Translated by Philip Gabriel and Ted Goossen
Reviewed by Rob Spence
The strap line chosen by the publishers for the cover of this massive novel is instructive: “None of us are ever finished. Everyone is always a work in progress.” Despite its Dickensian length, Murakami’s eighteenth work of fiction has the feel of the unfinished about it. Although there is a satisfying circularity about the narrative, there are many threads that remain mysterious and unresolved, and an air of opacity pervades the text, which many readers, though presumably not Murakami’s legions of fans, will find irritating.
The Commendatore of the title, of course, evokes the ghostly nemesis of Don Giovanni in the Mozart / Da Ponte opera, and here he serves a similar function. In this case, he emerges, in one of this novel’s many magic realist flourishes, from a painting that the unnamed first-person narrator finds in the house he is renting, the former home of a famous artist, Tomohiko Amada. Our narrator, a lesser artist reduced to painting portraits on commission, is a somewhat colourless figure, in contrast to Amada, whose backstory includes an encounter with Nazism in thirties Vienna. The painting depicts the moment in Mozart’s opera where Don Giovanni, having been challenged by the Commandatore, who is protecting his daughter from the Don’s advances, plunges his dagger into the older man’s chest, killing him. Amada’s painting translates the scene from eighteenth-century Spain to seventh-century Japan, for reasons that are never explained. Similarly, Murakami’s technique revolves around exploiting the connections and resonances between eastern and western cultures, so that a subplot here is a variation on The Great Gatsby, whilst other aspects of the novel recall pop culture American tales of the supernatural.
Murakami’s central character is, deliberately perhaps, rather dull: his marriage has broken up, providing him with the excuse for his departure to rural isolation in Amada’s house, where he conducts a listless affair with a local woman, and listens to the artist’s record collection. But his isolation is short-lived, and the narrative soon becomes a bustling series of encounters, many of them strange and possibly supernatural. A mysterious bell rings in the woods behind the house. Is this the ghostly presence of the long departed Buddhist monks? What lies in the pit under the cairn of stones, into which the narrator descends? What is the history of the reclusive neighbour, who is obsessed with a girl who may be his daughter? And what, exactly, is the status and significance of the two-foot high Commendatore, whose presence the narrator accepts as calmly if he were dealing with a cleaner or cook?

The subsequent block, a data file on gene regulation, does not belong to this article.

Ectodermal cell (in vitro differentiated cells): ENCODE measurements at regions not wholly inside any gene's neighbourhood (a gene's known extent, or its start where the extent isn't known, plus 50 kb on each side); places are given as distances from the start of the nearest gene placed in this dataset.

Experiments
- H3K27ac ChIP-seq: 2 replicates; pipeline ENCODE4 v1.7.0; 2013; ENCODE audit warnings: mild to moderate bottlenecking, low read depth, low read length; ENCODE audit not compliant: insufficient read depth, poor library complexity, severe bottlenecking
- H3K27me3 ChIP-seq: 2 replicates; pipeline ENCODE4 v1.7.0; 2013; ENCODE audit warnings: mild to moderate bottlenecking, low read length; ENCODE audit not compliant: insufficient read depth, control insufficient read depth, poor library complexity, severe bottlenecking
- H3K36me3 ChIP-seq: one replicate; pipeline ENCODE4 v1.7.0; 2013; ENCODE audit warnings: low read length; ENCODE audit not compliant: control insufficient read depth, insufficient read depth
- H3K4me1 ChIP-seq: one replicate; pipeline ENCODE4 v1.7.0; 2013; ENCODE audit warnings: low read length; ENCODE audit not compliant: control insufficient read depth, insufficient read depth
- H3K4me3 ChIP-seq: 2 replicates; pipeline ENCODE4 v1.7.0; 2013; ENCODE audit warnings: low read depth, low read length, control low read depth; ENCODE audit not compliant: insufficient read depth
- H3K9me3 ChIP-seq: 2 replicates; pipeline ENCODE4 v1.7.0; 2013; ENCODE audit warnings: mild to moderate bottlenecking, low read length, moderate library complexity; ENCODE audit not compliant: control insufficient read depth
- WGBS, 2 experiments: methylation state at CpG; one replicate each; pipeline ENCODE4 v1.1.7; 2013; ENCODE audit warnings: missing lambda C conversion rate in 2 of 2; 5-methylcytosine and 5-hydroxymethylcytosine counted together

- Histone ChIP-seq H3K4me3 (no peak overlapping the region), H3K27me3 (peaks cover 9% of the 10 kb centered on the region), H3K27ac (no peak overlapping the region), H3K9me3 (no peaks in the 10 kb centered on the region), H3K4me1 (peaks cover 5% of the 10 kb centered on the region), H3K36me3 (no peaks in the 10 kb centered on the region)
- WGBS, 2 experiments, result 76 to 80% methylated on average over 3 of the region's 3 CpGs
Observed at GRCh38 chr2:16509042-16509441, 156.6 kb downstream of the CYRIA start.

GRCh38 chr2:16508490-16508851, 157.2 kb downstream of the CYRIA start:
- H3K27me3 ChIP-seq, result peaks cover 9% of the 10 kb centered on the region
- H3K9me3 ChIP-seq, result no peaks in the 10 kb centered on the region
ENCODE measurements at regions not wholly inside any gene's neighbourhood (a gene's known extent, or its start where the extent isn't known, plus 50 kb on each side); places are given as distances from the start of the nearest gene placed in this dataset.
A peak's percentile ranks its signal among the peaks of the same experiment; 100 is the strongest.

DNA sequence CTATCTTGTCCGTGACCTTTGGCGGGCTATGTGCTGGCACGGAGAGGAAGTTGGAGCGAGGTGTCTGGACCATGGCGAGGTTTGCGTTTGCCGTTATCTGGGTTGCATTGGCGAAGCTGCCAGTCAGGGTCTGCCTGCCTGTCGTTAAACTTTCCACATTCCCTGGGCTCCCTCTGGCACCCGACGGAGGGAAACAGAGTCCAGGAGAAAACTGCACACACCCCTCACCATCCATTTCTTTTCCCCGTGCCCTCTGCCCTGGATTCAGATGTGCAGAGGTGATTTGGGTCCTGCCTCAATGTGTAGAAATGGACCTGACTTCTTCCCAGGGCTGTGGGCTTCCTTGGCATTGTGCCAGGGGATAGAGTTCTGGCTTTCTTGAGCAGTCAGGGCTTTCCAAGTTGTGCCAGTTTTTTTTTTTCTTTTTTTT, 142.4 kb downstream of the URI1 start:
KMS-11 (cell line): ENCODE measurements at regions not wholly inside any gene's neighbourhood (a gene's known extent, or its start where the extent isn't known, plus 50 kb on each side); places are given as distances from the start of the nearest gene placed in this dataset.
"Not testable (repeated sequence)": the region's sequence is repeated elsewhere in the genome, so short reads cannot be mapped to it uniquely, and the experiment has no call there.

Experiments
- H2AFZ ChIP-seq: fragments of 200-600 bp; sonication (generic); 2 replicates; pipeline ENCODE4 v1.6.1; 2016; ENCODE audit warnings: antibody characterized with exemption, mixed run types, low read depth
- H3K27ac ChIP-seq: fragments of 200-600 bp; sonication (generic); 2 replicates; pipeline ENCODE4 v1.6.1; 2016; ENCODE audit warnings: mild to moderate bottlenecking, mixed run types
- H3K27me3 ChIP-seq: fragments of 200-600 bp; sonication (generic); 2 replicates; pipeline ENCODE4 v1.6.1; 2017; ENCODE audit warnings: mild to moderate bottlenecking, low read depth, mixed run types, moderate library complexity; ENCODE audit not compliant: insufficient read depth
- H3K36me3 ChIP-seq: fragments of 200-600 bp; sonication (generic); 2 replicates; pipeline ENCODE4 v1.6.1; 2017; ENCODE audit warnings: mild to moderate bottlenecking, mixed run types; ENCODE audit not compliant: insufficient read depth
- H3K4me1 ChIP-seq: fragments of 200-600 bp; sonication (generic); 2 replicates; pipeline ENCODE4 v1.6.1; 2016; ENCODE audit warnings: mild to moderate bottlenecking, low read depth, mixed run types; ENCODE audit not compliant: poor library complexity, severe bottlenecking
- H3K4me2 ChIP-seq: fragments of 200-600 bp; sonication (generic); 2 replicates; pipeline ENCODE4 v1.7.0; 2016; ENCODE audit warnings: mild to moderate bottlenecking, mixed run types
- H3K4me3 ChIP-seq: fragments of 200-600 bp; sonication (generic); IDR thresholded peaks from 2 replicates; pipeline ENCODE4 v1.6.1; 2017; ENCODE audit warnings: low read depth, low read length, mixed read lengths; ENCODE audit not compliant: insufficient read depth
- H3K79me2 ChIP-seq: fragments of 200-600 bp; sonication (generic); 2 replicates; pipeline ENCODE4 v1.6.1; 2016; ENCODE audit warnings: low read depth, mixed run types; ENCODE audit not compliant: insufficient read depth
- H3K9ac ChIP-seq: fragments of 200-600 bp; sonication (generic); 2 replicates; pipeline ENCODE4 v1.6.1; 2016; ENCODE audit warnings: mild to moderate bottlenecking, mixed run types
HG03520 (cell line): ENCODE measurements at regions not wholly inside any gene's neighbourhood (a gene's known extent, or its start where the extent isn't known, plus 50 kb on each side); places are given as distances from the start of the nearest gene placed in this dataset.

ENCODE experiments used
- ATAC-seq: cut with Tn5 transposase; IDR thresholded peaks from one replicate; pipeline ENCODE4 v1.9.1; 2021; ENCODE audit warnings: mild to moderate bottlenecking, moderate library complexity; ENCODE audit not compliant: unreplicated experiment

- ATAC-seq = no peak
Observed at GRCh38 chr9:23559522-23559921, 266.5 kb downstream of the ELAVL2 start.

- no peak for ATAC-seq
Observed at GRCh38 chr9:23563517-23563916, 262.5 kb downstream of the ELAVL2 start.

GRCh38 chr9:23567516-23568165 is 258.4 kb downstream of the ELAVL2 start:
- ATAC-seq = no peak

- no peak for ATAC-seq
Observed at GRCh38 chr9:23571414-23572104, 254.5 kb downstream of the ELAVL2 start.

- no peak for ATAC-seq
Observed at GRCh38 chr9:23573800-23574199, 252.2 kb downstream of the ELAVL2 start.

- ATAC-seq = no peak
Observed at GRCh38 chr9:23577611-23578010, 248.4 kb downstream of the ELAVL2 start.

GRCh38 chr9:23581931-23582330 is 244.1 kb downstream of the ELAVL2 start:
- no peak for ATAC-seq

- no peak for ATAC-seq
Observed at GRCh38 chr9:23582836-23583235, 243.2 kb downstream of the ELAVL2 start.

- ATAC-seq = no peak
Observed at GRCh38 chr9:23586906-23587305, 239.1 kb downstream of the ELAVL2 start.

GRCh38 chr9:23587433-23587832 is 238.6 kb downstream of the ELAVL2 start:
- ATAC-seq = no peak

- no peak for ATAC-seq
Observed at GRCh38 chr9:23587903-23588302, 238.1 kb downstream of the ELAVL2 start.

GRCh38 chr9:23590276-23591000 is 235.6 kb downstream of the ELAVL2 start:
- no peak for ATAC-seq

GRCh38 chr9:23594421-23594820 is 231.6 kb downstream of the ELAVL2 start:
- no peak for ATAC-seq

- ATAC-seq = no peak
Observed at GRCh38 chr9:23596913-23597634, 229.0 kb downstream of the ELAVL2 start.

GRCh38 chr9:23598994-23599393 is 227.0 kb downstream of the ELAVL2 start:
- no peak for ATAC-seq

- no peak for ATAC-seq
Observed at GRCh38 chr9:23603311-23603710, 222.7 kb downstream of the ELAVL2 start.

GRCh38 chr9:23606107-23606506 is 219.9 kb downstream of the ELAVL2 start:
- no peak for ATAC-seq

Lots of questions, and not many answers. This is by turns a fascinating and frustrating book. The plot’s many diversions, often down blind alleys, will annoy those who want to read for the story, but may delight those whose taste is for the whimsical and the digressive. The lack of a clear structure allows the narrator plenty of time for reflection, especially on the nature of art. The tone, detached and cool, seems to be at odds with the passions reflected in the painting, and this low-key style reads uneasily when the subject matter treats of ghosts and spirits. The English reader must assume that the translators, who are to be commended for the consistency of their work, have faithfully reproduced the idiom of the original. What they and Murakami have produced is a real curate’s egg: fascinating in parts, but with some longueurs that a more active editor might have tightened.
Rob Spence’s home on the web is at robspence.org.uk You can find him on Twitter @spencro
Haruki Murakami, Killing Commendatore (Harvill Secker, 2018) 9781787300194, 674pp., hardback